Smart Hotels and Hilton’s hospitality reach a whole new level

Smart hotels attracted the giant hotel chain enabling innovation in hospitality using smart technologies.

Hilton has taken a big step in the world of the Internet of Things (IoT) by enabling innovative technologies to upgrade its hospitality services and rapidly shape the way its customers interact with the company’s infrastructures.

Smart hotels are on the rise with more and more hotel businesses adopting IoT solutions to enable robust smart integration. IoT innovation provides many new opportunities in the hospitality industry. The so-called smart technologies can be beneficial for both hotel operators and guests. In smart hotels, IoT-connected devices are used to create a better customer experience and a streamlined hotel management system for staff and administrators.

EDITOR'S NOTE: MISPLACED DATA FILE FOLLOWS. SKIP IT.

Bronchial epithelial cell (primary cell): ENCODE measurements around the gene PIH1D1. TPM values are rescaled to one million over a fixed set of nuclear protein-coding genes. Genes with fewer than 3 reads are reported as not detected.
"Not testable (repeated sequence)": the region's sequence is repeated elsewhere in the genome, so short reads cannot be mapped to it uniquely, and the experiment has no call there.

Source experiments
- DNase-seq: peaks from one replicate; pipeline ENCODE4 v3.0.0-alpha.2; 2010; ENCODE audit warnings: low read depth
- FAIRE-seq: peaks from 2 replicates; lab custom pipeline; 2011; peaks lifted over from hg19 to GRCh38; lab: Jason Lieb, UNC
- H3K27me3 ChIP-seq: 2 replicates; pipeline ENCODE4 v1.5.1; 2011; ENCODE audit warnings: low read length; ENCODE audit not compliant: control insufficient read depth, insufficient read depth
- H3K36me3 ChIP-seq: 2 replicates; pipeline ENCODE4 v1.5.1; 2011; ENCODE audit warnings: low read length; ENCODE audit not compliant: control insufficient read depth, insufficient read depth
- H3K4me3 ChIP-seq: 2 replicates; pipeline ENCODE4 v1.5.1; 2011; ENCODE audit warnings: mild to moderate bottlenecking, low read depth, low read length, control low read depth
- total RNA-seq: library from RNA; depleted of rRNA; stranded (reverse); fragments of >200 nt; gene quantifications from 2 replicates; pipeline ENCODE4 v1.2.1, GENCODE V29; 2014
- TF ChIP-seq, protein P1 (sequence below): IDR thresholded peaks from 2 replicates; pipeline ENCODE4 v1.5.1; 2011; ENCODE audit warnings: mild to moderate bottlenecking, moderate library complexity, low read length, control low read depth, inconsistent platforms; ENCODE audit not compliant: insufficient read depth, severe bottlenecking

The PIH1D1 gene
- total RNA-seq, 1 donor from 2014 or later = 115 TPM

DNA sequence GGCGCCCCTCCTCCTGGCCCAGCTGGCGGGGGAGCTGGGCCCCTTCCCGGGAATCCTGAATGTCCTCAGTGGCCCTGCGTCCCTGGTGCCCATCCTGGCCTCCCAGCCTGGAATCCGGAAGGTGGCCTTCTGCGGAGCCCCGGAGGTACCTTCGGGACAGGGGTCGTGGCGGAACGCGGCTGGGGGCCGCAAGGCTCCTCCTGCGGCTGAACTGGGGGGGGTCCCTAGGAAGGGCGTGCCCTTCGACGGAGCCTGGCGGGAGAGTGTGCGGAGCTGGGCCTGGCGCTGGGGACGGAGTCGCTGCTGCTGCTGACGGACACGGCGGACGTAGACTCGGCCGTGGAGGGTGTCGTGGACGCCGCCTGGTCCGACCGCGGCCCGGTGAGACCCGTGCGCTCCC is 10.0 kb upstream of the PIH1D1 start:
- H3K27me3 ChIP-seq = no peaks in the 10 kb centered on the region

IoT technology provides guests with a set of interactive options for automating various settings for door locks, lights, thermostats, and more. Hotel owners benefit from cost savings, increased efficiency, and guest satisfaction.

The giant hotel chain has developed its technologies, most of which are accessible through the ‘Hilton Honors app’. It is now considered to be one of the most highly sophisticated smart hotel chains around the world. ‘Digital Key’ and the ‘Connecting Rooms’ consist of Hilton’s biggest latest innovations. They are digital tools that enable customers to use their mobile phones to unlock and lock their rooms. Also, book online and instantly confirms connecting rooms when traveling in groups, with their family members or friends.

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Smart Hotels: Contactless experience

Among others, Hilton’s customers can use their smartphones to download the app and experience a set of innovative technologies. Such as contactless arrival, digital key, online booking, etc. The contactless key feature was first introduced back in 2015, but now – and after the pandemic – the ‘Digital Key’ has expanded rapidly.